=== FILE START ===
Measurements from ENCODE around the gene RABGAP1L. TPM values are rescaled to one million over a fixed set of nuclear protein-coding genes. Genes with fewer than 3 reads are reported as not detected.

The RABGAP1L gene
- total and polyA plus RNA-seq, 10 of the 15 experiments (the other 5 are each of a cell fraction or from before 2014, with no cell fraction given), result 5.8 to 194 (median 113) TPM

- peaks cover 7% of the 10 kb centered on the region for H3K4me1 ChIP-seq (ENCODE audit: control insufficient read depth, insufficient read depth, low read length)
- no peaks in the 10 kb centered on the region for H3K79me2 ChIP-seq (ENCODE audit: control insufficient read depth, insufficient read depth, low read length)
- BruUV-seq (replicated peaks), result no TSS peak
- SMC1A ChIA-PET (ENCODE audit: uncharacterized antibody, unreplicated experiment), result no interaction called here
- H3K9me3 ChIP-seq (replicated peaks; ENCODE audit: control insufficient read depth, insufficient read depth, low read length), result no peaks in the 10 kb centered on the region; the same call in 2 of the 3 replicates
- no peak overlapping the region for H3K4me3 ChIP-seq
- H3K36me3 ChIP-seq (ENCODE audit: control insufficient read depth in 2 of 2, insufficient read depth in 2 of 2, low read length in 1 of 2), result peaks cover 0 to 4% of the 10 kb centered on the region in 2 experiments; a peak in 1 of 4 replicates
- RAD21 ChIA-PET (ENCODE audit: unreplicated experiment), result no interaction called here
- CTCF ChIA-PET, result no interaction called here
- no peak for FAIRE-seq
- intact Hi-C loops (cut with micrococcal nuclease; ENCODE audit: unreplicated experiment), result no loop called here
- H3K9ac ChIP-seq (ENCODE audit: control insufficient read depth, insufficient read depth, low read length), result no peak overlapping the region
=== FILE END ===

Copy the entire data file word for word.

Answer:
Measurements from ENCODE around the gene RABGAP1L. TPM values are rescaled to one million over a fixed set of nuclear protein-coding genes. Genes with fewer than 3 reads are reported as not detected.

The RABGAP1L gene
- total and polyA plus RNA-seq, 10 of the 15 experiments (the other 5 are each of a cell fraction or from before 2014, with no cell fraction given), result 5.8 to 194 (median 113) TPM

- peaks cover 7% of the 10 kb centered on the region for H3K4me1 ChIP-seq (ENCODE audit: control insufficient read depth, insufficient read depth, low read length)
- no peaks in the 10 kb centered on the region for H3K79me2 ChIP-seq (ENCODE audit: control insufficient read depth, insufficient read depth, low read length)
- BruUV-seq (replicated peaks), result no TSS peak
- SMC1A ChIA-PET (ENCODE audit: uncharacterized antibody, unreplicated experiment), result no interaction called here
- H3K9me3 ChIP-seq (replicated peaks; ENCODE audit: control insufficient read depth, insufficient read depth, low read length), result no peaks in the 10 kb centered on the region; the same call in 2 of the 3 replicates
- no peak overlapping the region for H3K4me3 ChIP-seq
- H3K36me3 ChIP-seq (ENCODE audit: control insufficient read depth in 2 of 2, insufficient read depth in 2 of 2, low read length in 1 of 2), result peaks cover 0 to 4% of the 10 kb centered on the region in 2 experiments; a peak in 1 of 4 replicates
- RAD21 ChIA-PET (ENCODE audit: unreplicated experiment), result no interaction called here
- CTCF ChIA-PET, result no interaction called here
- no peak for FAIRE-seq
- intact Hi-C loops (cut with micrococcal nuclease; ENCODE audit: unreplicated experiment), result no loop called here
- H3K9ac ChIP-seq (ENCODE audit: control insufficient read depth, insufficient read depth, low read length), result no peak overlapping the region